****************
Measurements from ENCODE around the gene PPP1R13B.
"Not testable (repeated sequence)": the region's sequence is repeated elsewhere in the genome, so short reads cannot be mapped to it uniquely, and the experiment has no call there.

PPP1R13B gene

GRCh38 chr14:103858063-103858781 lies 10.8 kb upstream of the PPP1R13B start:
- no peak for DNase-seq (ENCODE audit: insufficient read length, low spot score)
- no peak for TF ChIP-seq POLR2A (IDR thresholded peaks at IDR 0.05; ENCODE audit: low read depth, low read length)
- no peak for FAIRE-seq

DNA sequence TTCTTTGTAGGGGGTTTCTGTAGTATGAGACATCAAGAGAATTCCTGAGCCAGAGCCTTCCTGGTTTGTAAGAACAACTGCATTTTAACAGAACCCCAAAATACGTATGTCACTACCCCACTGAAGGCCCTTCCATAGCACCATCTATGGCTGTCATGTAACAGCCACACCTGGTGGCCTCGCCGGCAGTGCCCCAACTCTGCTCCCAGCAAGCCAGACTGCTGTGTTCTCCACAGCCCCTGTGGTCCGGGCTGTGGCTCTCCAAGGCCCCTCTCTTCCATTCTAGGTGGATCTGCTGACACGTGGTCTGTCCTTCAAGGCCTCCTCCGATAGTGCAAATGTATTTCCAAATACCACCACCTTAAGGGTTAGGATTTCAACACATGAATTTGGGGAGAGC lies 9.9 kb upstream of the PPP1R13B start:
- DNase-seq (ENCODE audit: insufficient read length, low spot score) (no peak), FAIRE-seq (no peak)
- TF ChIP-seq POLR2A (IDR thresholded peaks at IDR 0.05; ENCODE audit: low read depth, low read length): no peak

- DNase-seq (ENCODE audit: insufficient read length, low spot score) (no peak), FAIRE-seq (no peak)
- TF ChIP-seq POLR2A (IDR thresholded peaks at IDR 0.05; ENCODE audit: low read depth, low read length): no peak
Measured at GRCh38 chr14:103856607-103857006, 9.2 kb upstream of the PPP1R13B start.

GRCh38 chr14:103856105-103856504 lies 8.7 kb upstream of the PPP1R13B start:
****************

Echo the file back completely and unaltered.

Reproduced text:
Measurements from ENCODE around the gene PPP1R13B.
"Not testable (repeated sequence)": the region's sequence is repeated elsewhere in the genome, so short reads cannot be mapped to it uniquely, and the experiment has no call there.

PPP1R13B gene

GRCh38 chr14:103858063-103858781 lies 10.8 kb upstream of the PPP1R13B start:
- no peak for DNase-seq (ENCODE audit: insufficient read length, low spot score)
- no peak for TF ChIP-seq POLR2A (IDR thresholded peaks at IDR 0.05; ENCODE audit: low read depth, low read length)
- no peak for FAIRE-seq

DNA sequence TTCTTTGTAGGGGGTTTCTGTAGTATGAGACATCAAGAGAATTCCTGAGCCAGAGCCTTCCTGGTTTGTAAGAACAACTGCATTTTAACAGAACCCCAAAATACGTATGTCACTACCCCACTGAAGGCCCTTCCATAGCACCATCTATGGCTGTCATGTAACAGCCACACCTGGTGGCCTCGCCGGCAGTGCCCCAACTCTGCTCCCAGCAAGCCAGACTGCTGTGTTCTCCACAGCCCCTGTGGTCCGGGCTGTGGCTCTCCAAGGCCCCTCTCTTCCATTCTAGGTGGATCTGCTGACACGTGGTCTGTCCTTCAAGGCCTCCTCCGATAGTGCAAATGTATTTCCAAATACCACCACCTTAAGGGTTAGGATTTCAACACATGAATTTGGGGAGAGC lies 9.9 kb upstream of the PPP1R13B start:
- DNase-seq (ENCODE audit: insufficient read length, low spot score) (no peak), FAIRE-seq (no peak)
- TF ChIP-seq POLR2A (IDR thresholded peaks at IDR 0.05; ENCODE audit: low read depth, low read length): no peak

- DNase-seq (ENCODE audit: insufficient read length, low spot score) (no peak), FAIRE-seq (no peak)
- TF ChIP-seq POLR2A (IDR thresholded peaks at IDR 0.05; ENCODE audit: low read depth, low read length): no peak
Measured at GRCh38 chr14:103856607-103857006, 9.2 kb upstream of the PPP1R13B start.

GRCh38 chr14:103856105-103856504 lies 8.7 kb upstream of the PPP1R13B start: